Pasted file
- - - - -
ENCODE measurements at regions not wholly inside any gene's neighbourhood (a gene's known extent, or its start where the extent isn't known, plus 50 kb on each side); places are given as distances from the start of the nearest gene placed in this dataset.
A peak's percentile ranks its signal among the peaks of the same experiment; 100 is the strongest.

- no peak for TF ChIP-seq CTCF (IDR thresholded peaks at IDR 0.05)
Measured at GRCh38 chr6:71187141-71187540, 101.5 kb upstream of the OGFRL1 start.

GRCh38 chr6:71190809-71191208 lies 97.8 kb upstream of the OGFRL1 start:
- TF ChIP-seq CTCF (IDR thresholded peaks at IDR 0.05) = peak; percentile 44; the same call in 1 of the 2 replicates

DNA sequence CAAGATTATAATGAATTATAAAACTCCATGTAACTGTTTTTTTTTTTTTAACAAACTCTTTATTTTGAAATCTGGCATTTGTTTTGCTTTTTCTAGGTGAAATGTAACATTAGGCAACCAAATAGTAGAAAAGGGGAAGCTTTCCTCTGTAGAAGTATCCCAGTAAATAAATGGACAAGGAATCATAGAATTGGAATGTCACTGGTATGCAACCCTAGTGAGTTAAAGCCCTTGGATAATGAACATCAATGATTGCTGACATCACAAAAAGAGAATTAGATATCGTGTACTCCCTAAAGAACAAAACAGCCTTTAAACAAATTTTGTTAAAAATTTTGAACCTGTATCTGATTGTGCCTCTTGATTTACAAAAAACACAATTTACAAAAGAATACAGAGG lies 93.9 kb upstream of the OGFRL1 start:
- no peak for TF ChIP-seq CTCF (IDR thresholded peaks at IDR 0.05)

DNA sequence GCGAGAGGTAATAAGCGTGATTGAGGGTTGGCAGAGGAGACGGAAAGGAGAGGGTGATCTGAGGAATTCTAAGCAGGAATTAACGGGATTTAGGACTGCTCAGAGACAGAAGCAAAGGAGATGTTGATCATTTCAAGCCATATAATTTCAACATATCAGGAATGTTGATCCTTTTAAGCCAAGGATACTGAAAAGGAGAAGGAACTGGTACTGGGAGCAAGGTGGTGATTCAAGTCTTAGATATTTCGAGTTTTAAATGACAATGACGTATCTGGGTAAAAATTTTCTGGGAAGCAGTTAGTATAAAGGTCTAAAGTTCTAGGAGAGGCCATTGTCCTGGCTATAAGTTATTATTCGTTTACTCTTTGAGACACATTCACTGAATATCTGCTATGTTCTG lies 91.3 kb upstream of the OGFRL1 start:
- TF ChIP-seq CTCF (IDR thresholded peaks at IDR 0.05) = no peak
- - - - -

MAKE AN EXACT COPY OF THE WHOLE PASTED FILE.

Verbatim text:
ENCODE measurements at regions not wholly inside any gene's neighbourhood (a gene's known extent, or its start where the extent isn't known, plus 50 kb on each side); places are given as distances from the start of the nearest gene placed in this dataset.
A peak's percentile ranks its signal among the peaks of the same experiment; 100 is the strongest.

- no peak for TF ChIP-seq CTCF (IDR thresholded peaks at IDR 0.05)
Measured at GRCh38 chr6:71187141-71187540, 101.5 kb upstream of the OGFRL1 start.

GRCh38 chr6:71190809-71191208 lies 97.8 kb upstream of the OGFRL1 start:
- TF ChIP-seq CTCF (IDR thresholded peaks at IDR 0.05) = peak; percentile 44; the same call in 1 of the 2 replicates

DNA sequence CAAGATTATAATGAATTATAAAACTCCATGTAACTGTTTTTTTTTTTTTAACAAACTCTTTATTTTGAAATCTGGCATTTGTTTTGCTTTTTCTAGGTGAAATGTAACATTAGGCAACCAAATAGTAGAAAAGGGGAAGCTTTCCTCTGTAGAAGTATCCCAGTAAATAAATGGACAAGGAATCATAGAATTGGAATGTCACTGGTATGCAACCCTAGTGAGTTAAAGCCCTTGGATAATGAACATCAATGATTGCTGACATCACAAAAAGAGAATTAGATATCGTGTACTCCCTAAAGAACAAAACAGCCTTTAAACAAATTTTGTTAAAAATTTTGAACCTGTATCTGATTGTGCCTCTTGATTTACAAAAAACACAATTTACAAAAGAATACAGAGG lies 93.9 kb upstream of the OGFRL1 start:
- no peak for TF ChIP-seq CTCF (IDR thresholded peaks at IDR 0.05)

DNA sequence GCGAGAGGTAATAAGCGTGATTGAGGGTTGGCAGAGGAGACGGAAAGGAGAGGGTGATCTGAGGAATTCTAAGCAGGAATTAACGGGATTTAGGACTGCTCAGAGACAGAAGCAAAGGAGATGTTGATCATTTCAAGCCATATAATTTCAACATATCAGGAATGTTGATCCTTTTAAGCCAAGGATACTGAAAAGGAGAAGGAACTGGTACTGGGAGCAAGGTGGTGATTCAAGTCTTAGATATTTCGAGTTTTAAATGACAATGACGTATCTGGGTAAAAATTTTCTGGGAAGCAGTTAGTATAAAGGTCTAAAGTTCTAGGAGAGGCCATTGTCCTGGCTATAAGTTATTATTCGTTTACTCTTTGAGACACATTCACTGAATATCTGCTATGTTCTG lies 91.3 kb upstream of the OGFRL1 start:
- TF ChIP-seq CTCF (IDR thresholded peaks at IDR 0.05) = no peak